I've been wading through the back end of my music catalog, dusting off CDs I haven't played in years and giving them a spin. It's funny to recall how excited I was to hear my first few CDs from the 80s. At the time, it was remarkable enough to listen to a technology that didn't have tape hiss or platter noise. Twenty years later, the sound quality of most of these discs is lamentable. In fact, there are cases where the record delivered better.
Split Enz is one such band. I happen to think "Hard Act To Follow" (from Waiata or Corroboree) could well be the best-sounding pop single from the whole scad of 80s New Wave acts. I love its frenetic build-up, the galloping coconuts in the background, the paced alteration of synthesizer sound-effects that trickle or tumble to set the mood. And the mood is ... well, it's either delighted or tormented, depending on the listener's point of view. Is the singer's object of affection a "hard act to follow" because she is no longer in the picture? Did she leave because she was fed up with his slightly creepy obsessiveness? Did he crowd her out? Is she still there? Is this his clumsy way of saying, "After you, there's nothing, baby!" Whatever the case, this is not a sweet Beatles-esque ballad -- it has a distinctly uncomfortable edge to it that is all its own.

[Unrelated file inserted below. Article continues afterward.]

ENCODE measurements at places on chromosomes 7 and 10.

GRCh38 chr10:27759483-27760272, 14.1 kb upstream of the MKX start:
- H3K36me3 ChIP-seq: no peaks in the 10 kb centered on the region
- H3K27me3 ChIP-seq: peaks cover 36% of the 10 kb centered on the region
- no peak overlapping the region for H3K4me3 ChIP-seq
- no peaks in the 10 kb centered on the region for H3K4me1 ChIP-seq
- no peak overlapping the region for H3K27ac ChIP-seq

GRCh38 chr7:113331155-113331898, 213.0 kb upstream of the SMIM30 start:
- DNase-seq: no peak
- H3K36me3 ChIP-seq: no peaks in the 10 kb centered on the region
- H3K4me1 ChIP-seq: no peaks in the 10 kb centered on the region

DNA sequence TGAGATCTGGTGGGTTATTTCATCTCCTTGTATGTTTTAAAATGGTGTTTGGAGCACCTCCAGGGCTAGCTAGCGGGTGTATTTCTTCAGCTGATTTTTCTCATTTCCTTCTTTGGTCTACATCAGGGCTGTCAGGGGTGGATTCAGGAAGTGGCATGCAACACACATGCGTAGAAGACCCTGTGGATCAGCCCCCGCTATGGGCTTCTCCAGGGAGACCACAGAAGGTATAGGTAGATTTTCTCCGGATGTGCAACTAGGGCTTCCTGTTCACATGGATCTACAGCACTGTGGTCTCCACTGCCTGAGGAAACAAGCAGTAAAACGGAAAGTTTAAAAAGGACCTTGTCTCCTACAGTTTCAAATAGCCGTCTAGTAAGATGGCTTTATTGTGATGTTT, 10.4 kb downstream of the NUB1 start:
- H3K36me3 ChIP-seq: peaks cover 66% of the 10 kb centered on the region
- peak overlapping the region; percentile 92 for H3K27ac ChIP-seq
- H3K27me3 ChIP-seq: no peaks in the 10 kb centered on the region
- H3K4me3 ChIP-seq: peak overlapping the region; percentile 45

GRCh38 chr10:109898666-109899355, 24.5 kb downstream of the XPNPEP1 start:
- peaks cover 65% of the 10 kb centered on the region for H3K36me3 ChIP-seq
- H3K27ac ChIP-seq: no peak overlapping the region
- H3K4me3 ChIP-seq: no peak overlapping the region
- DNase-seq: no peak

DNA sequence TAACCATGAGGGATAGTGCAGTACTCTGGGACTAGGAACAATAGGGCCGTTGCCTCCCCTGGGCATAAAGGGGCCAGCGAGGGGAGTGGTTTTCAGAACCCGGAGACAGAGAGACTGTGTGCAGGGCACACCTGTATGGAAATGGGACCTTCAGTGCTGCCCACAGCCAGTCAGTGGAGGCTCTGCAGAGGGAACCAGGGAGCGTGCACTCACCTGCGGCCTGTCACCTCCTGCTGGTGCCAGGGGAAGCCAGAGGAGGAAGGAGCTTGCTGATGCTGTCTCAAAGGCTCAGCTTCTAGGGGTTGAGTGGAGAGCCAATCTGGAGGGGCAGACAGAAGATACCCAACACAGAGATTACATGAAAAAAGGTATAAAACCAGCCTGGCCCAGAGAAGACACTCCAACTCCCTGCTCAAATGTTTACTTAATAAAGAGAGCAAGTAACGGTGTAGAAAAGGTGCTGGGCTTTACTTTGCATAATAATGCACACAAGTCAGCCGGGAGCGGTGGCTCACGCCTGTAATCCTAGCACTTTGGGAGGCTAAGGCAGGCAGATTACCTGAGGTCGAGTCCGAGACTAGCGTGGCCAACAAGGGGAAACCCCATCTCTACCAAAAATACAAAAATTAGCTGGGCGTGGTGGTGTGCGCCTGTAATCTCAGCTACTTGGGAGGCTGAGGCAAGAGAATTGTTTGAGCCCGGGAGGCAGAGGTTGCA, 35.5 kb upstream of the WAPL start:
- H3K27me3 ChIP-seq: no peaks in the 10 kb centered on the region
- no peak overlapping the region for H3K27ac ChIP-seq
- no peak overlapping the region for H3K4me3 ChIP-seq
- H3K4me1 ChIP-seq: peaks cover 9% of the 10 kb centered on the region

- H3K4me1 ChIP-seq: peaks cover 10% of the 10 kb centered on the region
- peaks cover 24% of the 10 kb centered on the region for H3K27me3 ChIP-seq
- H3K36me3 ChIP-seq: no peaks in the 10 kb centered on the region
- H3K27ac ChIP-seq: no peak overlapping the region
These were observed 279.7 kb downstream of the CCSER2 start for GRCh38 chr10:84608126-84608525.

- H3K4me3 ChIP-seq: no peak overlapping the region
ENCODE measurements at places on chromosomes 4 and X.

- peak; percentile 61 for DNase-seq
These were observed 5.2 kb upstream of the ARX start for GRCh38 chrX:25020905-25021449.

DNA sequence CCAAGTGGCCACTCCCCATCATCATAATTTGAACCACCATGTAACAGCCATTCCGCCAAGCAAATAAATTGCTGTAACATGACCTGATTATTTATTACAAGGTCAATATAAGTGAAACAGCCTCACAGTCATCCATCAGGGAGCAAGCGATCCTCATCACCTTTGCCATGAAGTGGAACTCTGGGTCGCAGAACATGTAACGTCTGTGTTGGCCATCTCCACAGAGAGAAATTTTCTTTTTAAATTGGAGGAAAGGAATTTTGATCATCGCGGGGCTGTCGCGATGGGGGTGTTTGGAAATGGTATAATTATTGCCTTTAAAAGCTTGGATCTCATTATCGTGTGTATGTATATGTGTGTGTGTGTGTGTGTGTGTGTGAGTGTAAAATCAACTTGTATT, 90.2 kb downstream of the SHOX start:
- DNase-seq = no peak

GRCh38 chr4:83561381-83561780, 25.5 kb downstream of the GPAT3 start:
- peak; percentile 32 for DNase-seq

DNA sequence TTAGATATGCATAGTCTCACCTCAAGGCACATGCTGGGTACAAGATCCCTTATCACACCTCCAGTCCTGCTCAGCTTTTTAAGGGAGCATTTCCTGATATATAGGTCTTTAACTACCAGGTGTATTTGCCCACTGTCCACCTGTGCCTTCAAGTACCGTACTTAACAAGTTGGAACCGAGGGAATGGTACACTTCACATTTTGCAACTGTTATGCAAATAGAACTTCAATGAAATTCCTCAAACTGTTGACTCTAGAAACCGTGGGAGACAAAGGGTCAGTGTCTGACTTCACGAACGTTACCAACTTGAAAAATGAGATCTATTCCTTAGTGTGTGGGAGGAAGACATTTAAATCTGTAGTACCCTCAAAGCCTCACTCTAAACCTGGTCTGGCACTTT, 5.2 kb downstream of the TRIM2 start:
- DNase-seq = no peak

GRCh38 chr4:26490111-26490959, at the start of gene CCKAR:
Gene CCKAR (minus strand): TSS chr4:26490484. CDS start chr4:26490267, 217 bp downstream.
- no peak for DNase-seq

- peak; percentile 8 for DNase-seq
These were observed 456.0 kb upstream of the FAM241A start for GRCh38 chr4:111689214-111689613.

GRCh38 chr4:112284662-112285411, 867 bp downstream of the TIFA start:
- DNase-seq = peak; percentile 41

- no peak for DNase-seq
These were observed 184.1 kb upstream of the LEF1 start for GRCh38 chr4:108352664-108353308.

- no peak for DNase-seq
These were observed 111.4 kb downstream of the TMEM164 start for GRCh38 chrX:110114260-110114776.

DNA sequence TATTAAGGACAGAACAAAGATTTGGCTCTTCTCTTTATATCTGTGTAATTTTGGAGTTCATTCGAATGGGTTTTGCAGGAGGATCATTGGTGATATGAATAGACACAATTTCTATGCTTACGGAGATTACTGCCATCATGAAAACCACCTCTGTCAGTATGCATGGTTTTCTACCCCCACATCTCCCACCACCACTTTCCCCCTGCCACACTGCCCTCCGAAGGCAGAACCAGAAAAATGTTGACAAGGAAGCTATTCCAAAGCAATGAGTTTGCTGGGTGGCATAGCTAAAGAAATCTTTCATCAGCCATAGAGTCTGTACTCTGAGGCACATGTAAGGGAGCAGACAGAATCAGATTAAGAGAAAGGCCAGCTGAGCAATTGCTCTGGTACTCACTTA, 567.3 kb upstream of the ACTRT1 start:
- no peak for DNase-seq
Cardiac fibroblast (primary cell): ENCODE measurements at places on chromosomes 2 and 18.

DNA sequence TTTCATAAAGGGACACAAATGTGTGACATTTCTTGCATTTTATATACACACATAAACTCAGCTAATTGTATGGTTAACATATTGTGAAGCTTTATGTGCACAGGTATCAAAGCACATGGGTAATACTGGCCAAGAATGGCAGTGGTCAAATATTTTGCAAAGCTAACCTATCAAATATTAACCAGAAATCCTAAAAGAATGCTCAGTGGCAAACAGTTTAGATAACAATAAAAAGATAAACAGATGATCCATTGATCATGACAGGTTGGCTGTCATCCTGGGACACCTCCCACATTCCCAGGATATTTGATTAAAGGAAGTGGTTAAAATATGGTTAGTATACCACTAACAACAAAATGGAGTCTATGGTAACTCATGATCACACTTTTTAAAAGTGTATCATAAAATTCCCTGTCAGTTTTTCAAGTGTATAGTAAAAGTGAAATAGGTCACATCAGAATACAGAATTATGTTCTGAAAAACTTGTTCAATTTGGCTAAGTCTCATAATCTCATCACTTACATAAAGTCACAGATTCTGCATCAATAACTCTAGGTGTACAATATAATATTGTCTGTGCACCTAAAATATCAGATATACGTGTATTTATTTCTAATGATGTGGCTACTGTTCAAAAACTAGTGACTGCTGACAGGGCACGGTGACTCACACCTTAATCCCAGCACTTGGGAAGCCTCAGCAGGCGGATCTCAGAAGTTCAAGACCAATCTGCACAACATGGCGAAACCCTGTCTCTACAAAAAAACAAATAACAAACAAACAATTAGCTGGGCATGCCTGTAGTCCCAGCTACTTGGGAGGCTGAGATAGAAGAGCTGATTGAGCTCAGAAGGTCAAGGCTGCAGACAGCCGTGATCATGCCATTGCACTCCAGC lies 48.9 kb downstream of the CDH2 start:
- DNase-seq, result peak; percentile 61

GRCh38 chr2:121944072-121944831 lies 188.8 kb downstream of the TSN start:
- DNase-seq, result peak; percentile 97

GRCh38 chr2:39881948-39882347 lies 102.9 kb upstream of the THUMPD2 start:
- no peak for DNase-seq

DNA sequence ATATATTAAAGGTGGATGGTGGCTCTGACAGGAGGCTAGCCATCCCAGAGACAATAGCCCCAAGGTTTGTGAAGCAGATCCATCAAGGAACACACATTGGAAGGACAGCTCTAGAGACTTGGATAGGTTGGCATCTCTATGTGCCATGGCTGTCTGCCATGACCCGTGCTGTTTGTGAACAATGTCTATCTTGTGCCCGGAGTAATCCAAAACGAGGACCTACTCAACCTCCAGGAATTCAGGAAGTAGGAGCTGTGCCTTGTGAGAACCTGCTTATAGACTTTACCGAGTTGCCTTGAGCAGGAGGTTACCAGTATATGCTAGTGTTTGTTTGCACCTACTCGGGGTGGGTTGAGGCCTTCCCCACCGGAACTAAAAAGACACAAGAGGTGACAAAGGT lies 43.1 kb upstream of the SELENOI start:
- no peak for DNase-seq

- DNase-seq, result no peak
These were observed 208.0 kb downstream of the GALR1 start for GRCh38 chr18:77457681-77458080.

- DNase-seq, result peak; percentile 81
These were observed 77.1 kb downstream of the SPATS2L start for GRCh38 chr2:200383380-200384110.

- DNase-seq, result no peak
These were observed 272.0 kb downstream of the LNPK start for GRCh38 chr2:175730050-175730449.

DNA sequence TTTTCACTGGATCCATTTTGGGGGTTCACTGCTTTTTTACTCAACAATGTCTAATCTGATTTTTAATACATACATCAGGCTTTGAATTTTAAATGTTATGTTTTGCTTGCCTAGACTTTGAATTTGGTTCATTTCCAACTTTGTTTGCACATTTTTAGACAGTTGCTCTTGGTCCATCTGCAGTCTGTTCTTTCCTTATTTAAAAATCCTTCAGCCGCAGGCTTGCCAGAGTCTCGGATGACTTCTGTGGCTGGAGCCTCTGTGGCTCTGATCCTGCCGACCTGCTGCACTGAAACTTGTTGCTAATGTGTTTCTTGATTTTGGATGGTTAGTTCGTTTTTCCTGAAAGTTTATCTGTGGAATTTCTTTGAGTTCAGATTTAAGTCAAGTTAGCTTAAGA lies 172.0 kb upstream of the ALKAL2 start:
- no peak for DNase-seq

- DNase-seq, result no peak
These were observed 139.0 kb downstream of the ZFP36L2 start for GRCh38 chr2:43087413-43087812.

And darn it if the CD isn't lacking the spacial ambience of the LP. I'm guessing the songs have been compressed to aid speed of CD production. I'm certainly not going to complain about the price of the disc, which even at the time of purchase sold for less than $10. But the final sound is a flat echo of what had once been so encompassing and moving -- further motivation, perhaps, to let the past be the past.
Wait a second: did someone say, "Remixed and remastered?"